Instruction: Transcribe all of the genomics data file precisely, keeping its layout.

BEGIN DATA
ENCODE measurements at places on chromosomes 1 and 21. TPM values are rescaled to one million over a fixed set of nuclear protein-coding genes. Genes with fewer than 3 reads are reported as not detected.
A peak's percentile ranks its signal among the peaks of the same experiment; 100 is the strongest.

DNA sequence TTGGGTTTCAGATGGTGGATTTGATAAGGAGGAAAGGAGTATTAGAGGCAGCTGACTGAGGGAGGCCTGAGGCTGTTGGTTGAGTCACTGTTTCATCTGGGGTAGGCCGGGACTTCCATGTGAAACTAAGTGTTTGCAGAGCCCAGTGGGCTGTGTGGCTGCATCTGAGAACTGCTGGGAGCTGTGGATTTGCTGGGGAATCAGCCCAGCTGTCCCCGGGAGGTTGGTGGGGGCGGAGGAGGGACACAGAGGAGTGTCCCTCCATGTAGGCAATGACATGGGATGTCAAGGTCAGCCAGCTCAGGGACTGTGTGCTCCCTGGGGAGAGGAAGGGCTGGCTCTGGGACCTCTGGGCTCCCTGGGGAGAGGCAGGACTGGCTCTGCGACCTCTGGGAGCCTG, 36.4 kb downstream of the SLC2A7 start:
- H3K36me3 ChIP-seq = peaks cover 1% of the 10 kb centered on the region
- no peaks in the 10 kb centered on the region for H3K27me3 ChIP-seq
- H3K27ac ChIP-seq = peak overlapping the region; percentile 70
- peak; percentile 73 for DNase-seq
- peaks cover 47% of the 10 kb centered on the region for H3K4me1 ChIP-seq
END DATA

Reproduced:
ENCODE measurements at places on chromosomes 1 and 21. TPM values are rescaled to one million over a fixed set of nuclear protein-coding genes. Genes with fewer than 3 reads are reported as not detected.
A peak's percentile ranks its signal among the peaks of the same experiment; 100 is the strongest.

DNA sequence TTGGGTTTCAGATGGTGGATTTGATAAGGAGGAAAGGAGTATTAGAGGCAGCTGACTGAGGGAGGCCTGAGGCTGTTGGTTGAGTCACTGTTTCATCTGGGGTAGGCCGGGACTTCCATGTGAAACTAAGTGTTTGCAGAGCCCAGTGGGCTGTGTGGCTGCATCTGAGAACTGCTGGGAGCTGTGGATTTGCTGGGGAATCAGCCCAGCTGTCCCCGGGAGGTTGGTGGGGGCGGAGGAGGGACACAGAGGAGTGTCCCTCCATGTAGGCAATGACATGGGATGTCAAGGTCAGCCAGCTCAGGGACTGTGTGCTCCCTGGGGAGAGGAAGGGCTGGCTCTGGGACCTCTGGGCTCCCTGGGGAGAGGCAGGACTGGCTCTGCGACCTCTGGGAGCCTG, 36.4 kb downstream of the SLC2A7 start:
- H3K36me3 ChIP-seq = peaks cover 1% of the 10 kb centered on the region
- no peaks in the 10 kb centered on the region for H3K27me3 ChIP-seq
- H3K27ac ChIP-seq = peak overlapping the region; percentile 70
- peak; percentile 73 for DNase-seq
- peaks cover 47% of the 10 kb centered on the region for H3K4me1 ChIP-seq